Entertaining | A steak and Malbec supper

Entertaining

A steak and Malbec supper

This menu was created as part of a series of pieces I wrote for Sainsbury's magazine. The idea was to invite your friends round for a wine tasting then all have a slap-up meal afterwards. This meal was based on a tasting of South American reds from Argentina and Chile but it would be just as fun to base it round Malbec (Malbec being the perfect wine for a steak).

If you want to serve some nibbles while you get the steaks ready I suggest making or buying some guacamole and some fresh tomato salsa and serving them with lightly salted plain tortilla chips (which you could accompany with a Margarita or a Sauvignon Blanc)

Menu:
Chargrilled steaks with chimichurri salsa
Stove-top potatoes
Warm cinnamon pancakes with cajeta and raspberries

Chargrilled steaks with chimichurri salsa

The Argentinians are not only great steak eaters but tremendous barbecuers - a dish like this would always be cooked on the ‘asado’ (open grill) Do the same if you’re one of those people who barbecues year-round. Otherwise cook them on a ridged grill or in a large heavy frying pan
Serves 6

6 evenly cut rib-eye or sirloin steaks
A little olive oil

Trim any excess fat off the steaks and smear them lightly with oil. Heat one or two ridged grill pans or heavy frying pans until smoking hot and cook the steaks rare or medium rare to taste. Put them on a warm serving dish to rest for 5 minutes as you finish them. Put a steak on each plate with some salad and stove-top potatoes (below). Shake the chimichurri salsa vigorously and splash it over the steaks and salad
(You may want to have a simple vinaigrette dressing to hand for those who find the chimichurri salsa too fiery!)

For the chimichurri salsa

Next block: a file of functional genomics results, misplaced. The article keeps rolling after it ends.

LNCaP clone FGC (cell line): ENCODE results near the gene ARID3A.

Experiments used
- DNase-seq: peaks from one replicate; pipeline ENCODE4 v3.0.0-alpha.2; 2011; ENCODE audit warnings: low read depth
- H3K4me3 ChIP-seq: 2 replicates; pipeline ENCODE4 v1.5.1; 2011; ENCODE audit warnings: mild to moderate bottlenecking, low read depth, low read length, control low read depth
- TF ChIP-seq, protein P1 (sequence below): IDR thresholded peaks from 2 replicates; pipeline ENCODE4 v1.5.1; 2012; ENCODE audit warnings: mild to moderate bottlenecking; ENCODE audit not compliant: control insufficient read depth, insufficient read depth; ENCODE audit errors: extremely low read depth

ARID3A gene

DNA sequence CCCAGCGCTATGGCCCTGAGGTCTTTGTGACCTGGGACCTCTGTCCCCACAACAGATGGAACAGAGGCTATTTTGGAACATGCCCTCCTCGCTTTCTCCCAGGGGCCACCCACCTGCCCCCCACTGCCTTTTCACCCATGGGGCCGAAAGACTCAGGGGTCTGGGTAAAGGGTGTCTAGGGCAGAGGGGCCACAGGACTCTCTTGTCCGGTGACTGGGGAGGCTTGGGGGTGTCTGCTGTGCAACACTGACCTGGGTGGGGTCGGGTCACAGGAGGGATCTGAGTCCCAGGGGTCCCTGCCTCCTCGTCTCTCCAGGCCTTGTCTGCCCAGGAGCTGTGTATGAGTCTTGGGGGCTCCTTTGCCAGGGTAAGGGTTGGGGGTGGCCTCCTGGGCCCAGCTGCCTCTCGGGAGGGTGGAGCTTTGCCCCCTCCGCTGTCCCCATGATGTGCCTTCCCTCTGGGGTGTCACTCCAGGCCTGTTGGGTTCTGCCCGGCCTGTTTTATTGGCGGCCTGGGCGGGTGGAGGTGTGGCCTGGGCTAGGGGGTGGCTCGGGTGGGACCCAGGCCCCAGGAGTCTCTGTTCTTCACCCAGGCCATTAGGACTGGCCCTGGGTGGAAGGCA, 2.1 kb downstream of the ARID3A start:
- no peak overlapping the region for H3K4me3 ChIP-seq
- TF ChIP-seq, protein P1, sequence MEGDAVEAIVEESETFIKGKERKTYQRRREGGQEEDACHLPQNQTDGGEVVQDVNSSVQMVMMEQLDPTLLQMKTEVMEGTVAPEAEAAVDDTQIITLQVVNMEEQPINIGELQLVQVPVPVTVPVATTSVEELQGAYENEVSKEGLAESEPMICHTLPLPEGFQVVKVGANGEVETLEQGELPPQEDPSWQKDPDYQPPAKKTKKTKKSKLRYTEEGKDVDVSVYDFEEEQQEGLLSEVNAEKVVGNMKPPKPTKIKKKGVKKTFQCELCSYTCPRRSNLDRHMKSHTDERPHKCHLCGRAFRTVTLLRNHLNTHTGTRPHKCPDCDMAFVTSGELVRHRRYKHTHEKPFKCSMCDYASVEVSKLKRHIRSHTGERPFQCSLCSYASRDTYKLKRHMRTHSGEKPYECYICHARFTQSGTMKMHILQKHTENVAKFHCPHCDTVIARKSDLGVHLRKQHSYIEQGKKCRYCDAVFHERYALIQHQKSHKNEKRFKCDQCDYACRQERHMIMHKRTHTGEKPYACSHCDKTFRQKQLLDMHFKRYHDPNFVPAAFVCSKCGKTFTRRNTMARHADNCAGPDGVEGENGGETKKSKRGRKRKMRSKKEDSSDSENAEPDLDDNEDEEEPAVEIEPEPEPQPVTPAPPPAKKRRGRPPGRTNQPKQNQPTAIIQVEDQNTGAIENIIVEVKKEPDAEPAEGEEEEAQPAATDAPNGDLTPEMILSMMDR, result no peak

This very odd-sounding salsa tastes wonderful on steak but you must leave it overnight for the flavours to infuse.

110ml (4 fl oz) olive oil
55 ml (2 fl oz) red wine vinegar
1 level tsp dried oregano
A small handful (about 20g) fresh flat leaf parsley, stalks removed and leaves roughly chopped
1/2 level tsp crushed chillies
1 large garlic clove, finely chopped
1 bay leaf
110 ml (4 fl oz) salmuera (salt water solution made from 1 level tbsp sea salt dissolved in 4 fl oz warm water and cooled)

Mix the ingredients for the sauce together in a large screw-top jar, shake
well and refrigerate overnight. Shake well before using

Wine suggestion:
The slightly salty, garlicky salsa will have the effect of softening the tannins of any red you put with it so this is an opportunity to drink a big tannic young red without worrying if it's going to overwhelm the dish. As well as Malbec, Cabernet Sauvignon, Syrah and Tannat would also work well.

Stove-top potatoes

Baked potatoes are a staple of South American cuisine but develop a wonderful earthy flavour from being cooked in an earthenware pot. If you don’t have one use a cast-iron dish

1 kg even sized small waxy salad potatoes

Scrub or wash the potatoes if necessary and place in a shallow earthenware pot or very lightly greased cast iron dish. Cover with a lid or a piece of foil and cook over a very low heat for about an hour and a quarter, turning them occasionally, Pierce with a sharp knife to check they’re cooked through.

Simple mixed salad

2 romaine hearts or a bag of iceberg lettuce leaves
2 large or 3 medium sized tomatoes
1/2 a cucumber
A packet of chives

Wash the romaine hearts and tear each leaf into two or three pieces. Slice the tomatoes and cucumber. Cut the chives in three. Arrange a salad on each plate starting with the lettuce, then a few slices of cucumber and tomato and sprinkle with the chopped chives

Warm cinnamon crepes with cajeta and raspberries

I was introduced to cajeta - a divinely caramelly sauce from Mexico - by American food writer Rick Bayless. This is an adaptation of a recipe in his first book Authentic Mexican and is one of the most irresistible desserts I’ve ever eaten. You can make both the cajeta and pancakes in advance - or buy both ready-made to save time (see below)
Serves 6